France to Build Ice-Class Research Vessel
Almost a year after France launched its polar strategy for 2030, the French President Emmanuel Macron last Friday revealed the country would build an ice-class research vessel as part of its billion-euro plan to bolster polar research. Macron was speaking at the One Planet-Polar Summit held last week in Paris. As an initiative of the French government, it was the first international summit for glaciers and poles and brought together researchers and leaders from over forty glacial and polar regions.
However, Russia, a major Arctic nation was not invited to the conference over its ongoing war in Ukraine.
Macron’s rallying point was the climate emergency facing the planet’s cryosphere, which he termed as a civilizational challenge. Macron called for “unprecedented level of cooperation” among world leaders despite the resurgence of geopolitical tensions.
“The war in Ukraine has weakened cooperation with major geopolitical and scientific powers. Despite these tensions, it’s clear that we must act, and make the poles and glaciers privileged spaces for peace, scientific and environmental cooperation,” said Macron.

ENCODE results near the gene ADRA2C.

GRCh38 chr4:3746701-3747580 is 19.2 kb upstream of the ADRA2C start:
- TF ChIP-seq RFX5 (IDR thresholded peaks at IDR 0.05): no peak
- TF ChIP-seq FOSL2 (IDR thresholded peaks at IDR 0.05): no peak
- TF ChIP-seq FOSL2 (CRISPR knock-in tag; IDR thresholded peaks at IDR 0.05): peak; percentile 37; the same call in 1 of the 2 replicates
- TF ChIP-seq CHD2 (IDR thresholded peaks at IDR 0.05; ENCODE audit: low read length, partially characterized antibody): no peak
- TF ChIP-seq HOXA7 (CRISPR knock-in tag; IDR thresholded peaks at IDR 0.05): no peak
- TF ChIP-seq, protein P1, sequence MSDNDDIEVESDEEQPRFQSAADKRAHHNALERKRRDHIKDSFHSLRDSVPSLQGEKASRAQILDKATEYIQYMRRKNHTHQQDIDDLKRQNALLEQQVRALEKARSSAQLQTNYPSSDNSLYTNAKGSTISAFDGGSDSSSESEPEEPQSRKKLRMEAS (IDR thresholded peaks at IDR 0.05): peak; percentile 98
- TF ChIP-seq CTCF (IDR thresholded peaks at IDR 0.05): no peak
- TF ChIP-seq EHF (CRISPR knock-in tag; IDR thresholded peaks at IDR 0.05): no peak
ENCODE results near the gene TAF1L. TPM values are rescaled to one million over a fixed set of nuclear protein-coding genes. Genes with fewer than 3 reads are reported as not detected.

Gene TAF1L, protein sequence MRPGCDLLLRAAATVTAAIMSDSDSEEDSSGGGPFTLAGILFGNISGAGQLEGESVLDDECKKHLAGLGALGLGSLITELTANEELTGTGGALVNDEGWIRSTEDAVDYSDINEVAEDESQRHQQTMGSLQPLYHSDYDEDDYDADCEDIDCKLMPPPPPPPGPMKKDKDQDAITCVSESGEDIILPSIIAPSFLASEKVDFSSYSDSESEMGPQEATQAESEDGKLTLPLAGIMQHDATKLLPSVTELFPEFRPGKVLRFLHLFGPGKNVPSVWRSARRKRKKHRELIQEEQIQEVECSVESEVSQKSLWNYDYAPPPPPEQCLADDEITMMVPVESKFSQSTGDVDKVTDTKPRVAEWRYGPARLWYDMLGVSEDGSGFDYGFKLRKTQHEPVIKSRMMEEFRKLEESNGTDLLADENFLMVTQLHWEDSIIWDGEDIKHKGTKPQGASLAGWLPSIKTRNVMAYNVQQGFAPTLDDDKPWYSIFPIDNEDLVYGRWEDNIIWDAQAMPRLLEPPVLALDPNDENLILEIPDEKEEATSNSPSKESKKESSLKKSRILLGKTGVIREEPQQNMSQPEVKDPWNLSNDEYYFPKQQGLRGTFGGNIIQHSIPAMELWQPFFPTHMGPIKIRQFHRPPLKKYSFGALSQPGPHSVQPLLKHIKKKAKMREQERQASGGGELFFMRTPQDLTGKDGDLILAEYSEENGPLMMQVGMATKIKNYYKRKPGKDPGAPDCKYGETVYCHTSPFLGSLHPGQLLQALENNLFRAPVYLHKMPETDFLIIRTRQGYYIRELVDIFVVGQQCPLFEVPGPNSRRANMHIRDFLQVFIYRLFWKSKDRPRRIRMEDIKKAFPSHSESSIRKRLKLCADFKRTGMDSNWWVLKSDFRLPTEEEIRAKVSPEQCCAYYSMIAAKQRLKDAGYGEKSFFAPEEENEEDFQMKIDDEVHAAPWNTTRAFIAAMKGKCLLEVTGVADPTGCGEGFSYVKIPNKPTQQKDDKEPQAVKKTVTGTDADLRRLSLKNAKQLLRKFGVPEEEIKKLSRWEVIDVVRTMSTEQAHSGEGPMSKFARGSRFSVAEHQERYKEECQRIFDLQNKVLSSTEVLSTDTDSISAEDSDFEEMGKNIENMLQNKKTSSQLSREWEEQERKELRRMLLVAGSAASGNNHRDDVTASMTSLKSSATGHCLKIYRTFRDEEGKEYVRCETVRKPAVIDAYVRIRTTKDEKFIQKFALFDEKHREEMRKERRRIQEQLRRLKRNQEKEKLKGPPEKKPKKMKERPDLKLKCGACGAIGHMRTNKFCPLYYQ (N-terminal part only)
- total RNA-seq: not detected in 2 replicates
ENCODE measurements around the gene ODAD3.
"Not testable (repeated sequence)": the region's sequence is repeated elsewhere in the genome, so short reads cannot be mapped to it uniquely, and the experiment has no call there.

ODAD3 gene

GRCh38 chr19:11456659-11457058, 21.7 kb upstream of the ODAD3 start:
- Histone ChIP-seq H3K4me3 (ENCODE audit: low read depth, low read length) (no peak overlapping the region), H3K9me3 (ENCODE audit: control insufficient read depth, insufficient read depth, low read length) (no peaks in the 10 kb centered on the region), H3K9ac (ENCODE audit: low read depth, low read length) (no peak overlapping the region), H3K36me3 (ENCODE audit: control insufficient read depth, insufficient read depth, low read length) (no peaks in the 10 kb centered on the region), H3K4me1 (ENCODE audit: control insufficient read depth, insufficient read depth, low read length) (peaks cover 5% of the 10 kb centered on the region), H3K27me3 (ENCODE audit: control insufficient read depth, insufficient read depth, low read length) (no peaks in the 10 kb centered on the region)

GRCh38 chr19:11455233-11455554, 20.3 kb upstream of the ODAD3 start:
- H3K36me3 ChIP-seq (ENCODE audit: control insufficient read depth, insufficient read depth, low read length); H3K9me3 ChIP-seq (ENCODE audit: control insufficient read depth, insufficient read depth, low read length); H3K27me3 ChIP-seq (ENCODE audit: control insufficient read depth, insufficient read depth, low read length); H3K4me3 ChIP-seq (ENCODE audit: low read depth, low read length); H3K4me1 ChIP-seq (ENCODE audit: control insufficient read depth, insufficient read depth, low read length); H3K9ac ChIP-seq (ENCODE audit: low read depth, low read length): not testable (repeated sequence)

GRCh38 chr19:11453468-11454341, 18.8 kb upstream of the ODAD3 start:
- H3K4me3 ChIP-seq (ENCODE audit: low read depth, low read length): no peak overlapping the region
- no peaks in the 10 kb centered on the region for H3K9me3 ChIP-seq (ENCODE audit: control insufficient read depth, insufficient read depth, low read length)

At the event, Macron also announced that France would invest $1.1 billion in polar research. Partly, this will be utilized in acquiring a new ice-class vessel for polar expeditions. The vessel will be named Michel Rocard, the former Prime Minister of France and later French Ambassador in charge of international negotiations on the Arctic and Antarctic Poles. Rocard died in 2016.
The vessel will be based mainly in the French overseas territory of New Caledonia in the South Pacific, and will divide its missions to both serve the Western Pacific and Antarctica.
In its 2030 Polar Strategy, France highlighted lack of research vessels as a great hindrance to French scientists doing international research in the polar regions. Initially, France had indicated it would weigh the options of constructing a new ice-class vessel, renovate an old patrol boat or use fleets of other international partners.
Additionally, the Polar Strategy had called for revamping of the French Polar Institute to handle expanded missions. To this effect, Macron pledged to rebuild the Dumont d’Urville station in the Antarctica from 2026. The other Antarctic station, Concordia, operated jointly by France and Italy, will also be renovated.
Meanwhile, France is planning two major initiatives in the North and South Poles. This includes committing some finances for the Polar Pod expedition led by the French explorer Jean- Louis Etienne. The Polar Pod is a uniquely designed vertical-vessel, which will be sailing in the Antarctic Sea assisted by the ocean currents. Its goal is to explore the Southern Ocean, acquiring data and long-term observations that will be transmitted to researchers in 43 scientific institutions from 12 countries, who are involved in the project.